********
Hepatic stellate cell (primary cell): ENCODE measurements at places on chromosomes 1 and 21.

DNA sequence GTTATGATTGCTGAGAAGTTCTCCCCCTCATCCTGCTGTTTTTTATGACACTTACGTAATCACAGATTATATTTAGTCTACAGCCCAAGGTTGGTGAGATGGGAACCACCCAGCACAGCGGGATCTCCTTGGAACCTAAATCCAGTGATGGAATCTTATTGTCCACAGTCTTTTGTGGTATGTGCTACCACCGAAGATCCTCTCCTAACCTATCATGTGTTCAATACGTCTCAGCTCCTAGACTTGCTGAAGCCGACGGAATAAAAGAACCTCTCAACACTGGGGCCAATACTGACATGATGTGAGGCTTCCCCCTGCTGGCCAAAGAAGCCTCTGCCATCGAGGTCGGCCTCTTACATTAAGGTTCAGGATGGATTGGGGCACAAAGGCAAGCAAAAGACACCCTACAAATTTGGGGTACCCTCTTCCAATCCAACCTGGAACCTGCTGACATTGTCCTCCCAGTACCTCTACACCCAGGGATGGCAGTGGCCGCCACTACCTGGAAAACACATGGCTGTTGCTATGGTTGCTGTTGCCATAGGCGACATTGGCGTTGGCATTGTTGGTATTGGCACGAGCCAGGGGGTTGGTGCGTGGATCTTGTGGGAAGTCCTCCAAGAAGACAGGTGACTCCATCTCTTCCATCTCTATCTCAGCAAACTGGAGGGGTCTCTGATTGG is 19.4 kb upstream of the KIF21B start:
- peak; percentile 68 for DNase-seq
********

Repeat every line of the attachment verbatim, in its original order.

Hepatic stellate cell (primary cell): ENCODE measurements at places on chromosomes 1 and 21.

DNA sequence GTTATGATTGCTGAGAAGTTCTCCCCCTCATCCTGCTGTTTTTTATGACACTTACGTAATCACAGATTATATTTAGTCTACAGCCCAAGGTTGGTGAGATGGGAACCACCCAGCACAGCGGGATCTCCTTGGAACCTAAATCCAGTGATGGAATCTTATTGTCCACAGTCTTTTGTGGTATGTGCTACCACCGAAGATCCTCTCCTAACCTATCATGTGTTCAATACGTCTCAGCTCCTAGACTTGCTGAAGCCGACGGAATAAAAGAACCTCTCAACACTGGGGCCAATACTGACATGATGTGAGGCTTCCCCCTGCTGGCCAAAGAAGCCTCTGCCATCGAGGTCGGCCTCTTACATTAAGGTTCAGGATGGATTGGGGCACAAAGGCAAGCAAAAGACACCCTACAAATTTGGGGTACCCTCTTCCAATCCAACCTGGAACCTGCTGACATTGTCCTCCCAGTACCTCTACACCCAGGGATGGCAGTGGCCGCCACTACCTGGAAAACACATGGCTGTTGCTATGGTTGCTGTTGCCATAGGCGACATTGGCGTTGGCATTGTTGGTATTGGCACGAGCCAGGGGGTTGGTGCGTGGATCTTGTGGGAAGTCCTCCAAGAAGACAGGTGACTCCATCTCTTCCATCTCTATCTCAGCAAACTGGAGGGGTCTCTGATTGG is 19.4 kb upstream of the KIF21B start:
- peak; percentile 68 for DNase-seq